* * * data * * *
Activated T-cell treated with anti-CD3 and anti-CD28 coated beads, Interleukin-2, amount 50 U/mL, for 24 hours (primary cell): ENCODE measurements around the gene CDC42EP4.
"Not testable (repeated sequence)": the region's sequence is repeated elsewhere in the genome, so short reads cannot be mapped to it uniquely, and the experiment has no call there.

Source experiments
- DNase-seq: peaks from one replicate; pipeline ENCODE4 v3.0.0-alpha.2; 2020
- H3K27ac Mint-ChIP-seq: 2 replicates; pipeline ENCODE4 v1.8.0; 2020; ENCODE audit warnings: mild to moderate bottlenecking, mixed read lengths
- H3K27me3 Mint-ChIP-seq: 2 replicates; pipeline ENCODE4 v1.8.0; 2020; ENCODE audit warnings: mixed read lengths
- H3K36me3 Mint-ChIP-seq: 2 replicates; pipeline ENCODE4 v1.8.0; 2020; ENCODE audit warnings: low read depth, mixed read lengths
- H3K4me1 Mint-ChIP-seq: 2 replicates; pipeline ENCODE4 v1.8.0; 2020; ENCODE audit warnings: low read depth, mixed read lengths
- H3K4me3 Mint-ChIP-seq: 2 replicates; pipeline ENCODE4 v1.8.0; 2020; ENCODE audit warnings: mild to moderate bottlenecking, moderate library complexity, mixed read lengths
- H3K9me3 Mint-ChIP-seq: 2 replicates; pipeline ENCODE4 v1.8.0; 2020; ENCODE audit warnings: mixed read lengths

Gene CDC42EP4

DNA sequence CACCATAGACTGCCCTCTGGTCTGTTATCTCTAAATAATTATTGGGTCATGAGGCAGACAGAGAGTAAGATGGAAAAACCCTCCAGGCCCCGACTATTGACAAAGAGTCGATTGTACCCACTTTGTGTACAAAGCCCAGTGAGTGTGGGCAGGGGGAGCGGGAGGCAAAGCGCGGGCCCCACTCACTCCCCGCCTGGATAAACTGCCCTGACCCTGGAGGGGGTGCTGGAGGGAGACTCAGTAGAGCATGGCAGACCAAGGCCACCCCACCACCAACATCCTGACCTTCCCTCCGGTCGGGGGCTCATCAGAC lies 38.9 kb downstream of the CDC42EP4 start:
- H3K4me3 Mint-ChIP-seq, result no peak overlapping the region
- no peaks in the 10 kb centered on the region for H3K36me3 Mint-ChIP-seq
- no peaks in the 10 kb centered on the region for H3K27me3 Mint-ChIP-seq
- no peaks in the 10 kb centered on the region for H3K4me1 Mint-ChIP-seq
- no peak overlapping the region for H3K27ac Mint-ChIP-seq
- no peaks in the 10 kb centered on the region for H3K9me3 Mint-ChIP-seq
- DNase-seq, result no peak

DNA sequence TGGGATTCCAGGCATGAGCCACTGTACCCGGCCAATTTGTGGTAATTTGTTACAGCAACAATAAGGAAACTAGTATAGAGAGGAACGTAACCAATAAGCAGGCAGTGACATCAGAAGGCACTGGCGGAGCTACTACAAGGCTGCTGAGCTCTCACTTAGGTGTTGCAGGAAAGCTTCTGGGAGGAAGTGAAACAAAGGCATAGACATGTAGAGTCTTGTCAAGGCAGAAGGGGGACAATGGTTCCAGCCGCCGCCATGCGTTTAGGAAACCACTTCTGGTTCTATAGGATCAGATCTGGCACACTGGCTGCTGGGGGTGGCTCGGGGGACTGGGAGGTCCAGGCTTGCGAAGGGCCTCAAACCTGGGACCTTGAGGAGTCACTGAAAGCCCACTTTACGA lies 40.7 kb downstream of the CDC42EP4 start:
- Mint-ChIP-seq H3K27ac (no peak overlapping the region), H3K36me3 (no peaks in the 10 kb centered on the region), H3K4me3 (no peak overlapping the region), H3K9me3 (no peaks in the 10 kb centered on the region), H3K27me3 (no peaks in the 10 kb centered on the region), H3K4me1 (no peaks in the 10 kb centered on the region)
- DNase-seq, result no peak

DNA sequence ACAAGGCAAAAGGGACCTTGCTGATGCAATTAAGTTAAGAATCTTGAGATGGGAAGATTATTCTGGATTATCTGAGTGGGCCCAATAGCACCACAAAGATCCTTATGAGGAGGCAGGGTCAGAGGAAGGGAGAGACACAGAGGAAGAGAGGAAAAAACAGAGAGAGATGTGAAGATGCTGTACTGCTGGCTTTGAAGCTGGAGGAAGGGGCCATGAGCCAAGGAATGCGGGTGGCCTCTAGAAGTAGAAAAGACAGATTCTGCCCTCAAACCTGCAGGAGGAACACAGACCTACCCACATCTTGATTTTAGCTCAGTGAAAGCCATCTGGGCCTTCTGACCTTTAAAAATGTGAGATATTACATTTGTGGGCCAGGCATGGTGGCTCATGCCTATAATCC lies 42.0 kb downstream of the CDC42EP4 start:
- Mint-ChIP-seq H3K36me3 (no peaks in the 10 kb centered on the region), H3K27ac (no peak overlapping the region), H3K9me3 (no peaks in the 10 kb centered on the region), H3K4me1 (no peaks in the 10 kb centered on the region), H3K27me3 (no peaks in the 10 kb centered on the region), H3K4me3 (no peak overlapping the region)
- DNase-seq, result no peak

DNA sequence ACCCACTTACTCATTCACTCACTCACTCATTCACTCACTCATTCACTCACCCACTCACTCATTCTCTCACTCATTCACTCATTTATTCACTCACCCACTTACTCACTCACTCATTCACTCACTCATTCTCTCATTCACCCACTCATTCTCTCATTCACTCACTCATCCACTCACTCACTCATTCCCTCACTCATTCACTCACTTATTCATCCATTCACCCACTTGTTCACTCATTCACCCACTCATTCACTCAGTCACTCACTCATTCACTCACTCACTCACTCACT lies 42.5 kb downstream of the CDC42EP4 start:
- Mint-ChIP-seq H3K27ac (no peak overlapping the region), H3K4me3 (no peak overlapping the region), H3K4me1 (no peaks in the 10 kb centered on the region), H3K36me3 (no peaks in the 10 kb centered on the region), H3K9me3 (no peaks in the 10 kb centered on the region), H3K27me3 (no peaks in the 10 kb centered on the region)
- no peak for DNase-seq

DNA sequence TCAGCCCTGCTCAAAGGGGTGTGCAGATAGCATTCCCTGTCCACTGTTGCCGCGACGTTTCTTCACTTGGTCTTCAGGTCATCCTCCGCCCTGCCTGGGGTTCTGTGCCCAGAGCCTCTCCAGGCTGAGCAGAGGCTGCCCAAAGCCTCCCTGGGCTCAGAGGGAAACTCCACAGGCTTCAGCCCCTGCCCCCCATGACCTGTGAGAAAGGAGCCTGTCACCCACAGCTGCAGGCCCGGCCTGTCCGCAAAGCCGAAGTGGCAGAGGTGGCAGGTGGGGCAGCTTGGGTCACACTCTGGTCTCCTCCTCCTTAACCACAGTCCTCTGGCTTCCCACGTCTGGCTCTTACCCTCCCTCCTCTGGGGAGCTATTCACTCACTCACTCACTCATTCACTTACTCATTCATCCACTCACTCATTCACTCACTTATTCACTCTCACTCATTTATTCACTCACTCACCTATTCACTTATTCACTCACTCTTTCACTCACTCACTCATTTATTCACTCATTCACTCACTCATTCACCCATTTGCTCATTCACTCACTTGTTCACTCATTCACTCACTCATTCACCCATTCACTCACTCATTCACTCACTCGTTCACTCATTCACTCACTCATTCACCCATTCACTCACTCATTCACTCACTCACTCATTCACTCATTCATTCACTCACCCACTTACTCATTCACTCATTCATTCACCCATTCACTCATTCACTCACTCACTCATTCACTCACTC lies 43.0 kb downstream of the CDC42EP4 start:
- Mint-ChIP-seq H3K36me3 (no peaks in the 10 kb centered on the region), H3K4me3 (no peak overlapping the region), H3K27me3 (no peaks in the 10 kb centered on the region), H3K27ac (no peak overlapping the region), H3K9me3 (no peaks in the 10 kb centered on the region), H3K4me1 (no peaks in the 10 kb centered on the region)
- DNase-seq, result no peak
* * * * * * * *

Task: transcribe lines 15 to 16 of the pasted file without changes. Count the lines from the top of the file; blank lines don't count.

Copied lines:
- no peaks in the 10 kb centered on the region for H3K27me3 Mint-ChIP-seq
- no peaks in the 10 kb centered on the region for H3K4me1 Mint-ChIP-seq